Dr. Mary Beth Mulcahy
Editor, ACS Chemical Health & Safety
The papers she shared:
- 2020 Welcome to ACS Chemical Health & Safety: https://pubs.acs.org/doi/10.1021/acs.chas.0c00010
- 2020 Let’s Disagree About Safety: https://pubs.acs.org/doi/full/10.1021/acs.chas.0c00050
- 2011 Report on the Texas Tech University Chemistry Lab Explosion: https://www.csb.gov/texas-tech-university-chemistry-lab-explosion/
- 2013 College and university sector response to the U.S. Chemical Safety Board Texas Tech incident report and UCLA laboratory fatality: https://pubs.acs.org/doi/abs/10.1021/acs.chas.8b20206
- 2020 Ten Years After the Texas Tech Accident: Part I: A Historical Retrospective: https://pubs.acs.org/doi/abs/10.1021/acs.chas.0c00027
- 2020 Ten Years after the Texas Tech Accident. Part II: Changing Safety Culture and the Current State of Academic Laboratory Safety at Texas Tech University: https://pubs.acs.org/doi/abs/10.1021/acs.chas.0c00047
Dr. Mulcahy introduced Edgar Schein’s Levels of Culture discussion within the field of Organizational Culture – from which the concept of Safety Culture was initially derived. Schein has a large body of work out there if you are interested in doing a deep dive. As an initial introduction to Schein and his work, I recommend you watch this video of an excerpt of an interview with him from 2016 in which he touches upon the use, and misuse, of the term “culture” and what we should actually be measuring:
Dr. Mary Beth Mulcahy’s introductory talk
- The term “Safety Culture” gets thrown around a lot – often times to punish.
- Edgar Schein’s levels of culture
- Texas Tech had artifacts, but not much of the stuff below the surface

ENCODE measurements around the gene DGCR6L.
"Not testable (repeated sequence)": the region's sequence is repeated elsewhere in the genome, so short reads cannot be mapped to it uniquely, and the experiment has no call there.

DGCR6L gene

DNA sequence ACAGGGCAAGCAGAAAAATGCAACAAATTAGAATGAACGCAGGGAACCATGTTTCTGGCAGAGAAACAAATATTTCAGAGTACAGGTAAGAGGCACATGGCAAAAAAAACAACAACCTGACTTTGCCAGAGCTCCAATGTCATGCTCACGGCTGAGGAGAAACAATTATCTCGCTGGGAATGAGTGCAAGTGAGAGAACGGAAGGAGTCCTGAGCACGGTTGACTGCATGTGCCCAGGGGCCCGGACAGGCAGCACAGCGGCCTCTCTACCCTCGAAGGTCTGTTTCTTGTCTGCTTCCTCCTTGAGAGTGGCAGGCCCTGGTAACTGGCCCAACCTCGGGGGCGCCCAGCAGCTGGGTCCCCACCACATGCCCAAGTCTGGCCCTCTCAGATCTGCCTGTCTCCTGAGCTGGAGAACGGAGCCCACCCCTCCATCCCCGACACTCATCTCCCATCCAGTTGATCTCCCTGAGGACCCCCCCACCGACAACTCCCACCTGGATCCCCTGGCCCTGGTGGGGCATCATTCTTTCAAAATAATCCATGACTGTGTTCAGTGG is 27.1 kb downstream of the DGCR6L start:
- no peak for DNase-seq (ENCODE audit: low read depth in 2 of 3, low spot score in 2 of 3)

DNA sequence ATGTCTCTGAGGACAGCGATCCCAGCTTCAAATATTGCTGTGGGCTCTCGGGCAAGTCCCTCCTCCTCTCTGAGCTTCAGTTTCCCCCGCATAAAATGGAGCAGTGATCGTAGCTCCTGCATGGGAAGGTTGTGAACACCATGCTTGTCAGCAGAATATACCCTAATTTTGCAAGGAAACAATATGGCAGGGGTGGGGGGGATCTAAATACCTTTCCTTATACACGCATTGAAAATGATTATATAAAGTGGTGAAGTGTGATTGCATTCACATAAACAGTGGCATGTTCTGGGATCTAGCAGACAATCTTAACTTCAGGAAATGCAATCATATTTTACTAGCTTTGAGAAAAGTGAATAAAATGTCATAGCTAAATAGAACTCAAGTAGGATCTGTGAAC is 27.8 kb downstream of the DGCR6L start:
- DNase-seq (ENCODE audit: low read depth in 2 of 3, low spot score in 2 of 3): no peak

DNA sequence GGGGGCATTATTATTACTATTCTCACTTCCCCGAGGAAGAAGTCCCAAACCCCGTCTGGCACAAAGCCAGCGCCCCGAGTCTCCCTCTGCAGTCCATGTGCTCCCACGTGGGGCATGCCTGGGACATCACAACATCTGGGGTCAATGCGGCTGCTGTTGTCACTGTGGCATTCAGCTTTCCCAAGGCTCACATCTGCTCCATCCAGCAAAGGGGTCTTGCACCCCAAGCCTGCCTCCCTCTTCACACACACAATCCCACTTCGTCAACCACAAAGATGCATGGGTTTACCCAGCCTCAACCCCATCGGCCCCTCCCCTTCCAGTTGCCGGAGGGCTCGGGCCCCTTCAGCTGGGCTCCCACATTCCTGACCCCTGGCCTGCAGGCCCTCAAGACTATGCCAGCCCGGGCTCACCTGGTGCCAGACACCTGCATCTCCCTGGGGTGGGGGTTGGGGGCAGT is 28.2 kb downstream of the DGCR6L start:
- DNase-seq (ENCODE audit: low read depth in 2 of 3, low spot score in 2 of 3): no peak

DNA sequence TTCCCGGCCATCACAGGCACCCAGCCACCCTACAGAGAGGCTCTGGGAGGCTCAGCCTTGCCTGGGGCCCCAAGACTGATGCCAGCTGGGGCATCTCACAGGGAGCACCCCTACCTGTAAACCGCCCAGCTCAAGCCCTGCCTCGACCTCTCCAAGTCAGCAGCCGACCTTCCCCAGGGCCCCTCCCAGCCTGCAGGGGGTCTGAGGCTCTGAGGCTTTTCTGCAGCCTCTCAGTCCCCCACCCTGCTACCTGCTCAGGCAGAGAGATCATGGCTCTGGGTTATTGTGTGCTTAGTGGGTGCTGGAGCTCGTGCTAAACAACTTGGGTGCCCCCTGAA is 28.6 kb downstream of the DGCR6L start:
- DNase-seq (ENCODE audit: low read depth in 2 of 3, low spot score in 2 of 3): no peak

- We don’t have a “safety culture” or a “business culture” – we just have A CULTURE. What are we doing? Why are we doing that?
- When seeing someone at work looking off into the distance what question do you ask? “What is that person thinking about?” versus “Why is that person wasting time?” How you frame that question says something about the culture in which you reside.
- Ask the workers why they are or are not doing something. They may have a really good reason for the “infraction.”
- Mining the Diamond: not everything at the bottom tier will lead to a fatality, but is still important to examine.
- Many scientists push back on safety advice saying “That’s just not how scientists work” – but sometimes the question is “is the way the scientist is doing it the right way?”
- I got into safety because as a researcher I saw these conflicts become an “us versus them” and it stops things. Now on the safety side, I realize that it is important to be vulnerable.
- Somebody needs to be the first to lower the barrier and put ourselves out there.
- I thought that because I had a PhD and I was a researcher that the scientists were going to be more open with me. This was not the case at all.
- We want to be heard and understood more than we want to be agreed with.
- Diversity of expertise is important to the safety team.
- Difficult to get at things when their mission is compliance.
- Every time you are dealing with someone on an issue, it is not just that issue – you are also dealing with their past 30 years of experiences they have had with similar issues.
- It is important to realize that mistakes aren’t intentional.
- How do we embed decision-making opportunities into the flow of a researchers’ research?
- Language is important: instead of “this is a problem”, say “this is a learning opportunity” or “look I see an opportunity here.”
By 3:12 PM, we had 26 participants